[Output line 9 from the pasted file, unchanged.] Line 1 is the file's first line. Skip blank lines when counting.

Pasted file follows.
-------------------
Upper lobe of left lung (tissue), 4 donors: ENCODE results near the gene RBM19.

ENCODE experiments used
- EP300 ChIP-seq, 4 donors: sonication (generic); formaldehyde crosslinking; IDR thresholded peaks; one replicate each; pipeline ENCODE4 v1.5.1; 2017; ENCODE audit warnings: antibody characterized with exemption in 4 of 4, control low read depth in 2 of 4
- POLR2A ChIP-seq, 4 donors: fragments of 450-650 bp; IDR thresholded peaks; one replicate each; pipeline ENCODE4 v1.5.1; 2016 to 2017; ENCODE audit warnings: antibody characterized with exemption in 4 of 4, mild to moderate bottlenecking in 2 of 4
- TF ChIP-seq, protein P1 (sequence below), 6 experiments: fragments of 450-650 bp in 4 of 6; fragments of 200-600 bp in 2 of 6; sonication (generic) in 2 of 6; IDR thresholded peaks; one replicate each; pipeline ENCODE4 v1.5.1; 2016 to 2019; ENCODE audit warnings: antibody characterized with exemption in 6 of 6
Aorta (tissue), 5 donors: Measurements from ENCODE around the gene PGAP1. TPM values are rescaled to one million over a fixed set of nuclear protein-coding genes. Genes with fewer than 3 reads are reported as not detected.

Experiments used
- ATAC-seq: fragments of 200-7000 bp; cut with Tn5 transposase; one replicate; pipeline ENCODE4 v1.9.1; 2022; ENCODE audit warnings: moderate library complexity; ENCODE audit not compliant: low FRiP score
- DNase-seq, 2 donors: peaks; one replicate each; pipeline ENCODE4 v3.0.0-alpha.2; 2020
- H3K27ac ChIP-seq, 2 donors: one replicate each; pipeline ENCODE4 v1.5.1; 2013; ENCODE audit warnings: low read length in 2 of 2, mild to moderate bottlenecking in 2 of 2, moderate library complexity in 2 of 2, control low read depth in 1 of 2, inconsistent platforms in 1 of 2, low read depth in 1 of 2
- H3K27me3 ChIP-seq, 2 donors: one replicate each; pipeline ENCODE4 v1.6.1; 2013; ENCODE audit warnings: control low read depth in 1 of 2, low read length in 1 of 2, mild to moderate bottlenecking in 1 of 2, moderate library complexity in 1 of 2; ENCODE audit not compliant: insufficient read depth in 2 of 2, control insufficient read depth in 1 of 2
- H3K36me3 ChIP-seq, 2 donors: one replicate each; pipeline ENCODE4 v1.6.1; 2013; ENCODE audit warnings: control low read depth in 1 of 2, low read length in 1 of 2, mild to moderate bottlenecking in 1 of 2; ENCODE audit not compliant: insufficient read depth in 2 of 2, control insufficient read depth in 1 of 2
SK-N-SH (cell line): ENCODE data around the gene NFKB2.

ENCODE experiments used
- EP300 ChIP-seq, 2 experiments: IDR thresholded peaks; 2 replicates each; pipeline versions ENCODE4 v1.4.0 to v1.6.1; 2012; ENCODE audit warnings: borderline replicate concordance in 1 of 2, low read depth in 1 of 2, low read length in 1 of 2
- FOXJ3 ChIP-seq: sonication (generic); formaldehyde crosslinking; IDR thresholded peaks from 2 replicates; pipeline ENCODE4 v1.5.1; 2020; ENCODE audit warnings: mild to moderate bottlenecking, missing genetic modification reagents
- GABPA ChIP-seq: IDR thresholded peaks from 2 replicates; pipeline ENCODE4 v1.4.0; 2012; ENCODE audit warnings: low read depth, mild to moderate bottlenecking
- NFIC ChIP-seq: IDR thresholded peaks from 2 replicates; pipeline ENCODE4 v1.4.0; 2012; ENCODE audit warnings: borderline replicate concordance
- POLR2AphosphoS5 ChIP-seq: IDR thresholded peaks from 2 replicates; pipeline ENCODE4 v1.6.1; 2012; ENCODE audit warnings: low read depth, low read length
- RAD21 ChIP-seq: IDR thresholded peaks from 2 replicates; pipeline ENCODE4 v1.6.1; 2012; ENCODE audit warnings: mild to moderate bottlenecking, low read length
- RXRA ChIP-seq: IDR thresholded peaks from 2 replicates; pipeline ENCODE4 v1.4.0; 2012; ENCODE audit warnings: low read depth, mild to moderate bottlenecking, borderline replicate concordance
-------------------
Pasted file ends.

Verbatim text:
- DNase-seq, 2 donors: peaks; one replicate each; pipeline ENCODE4 v3.0.0-alpha.2; 2020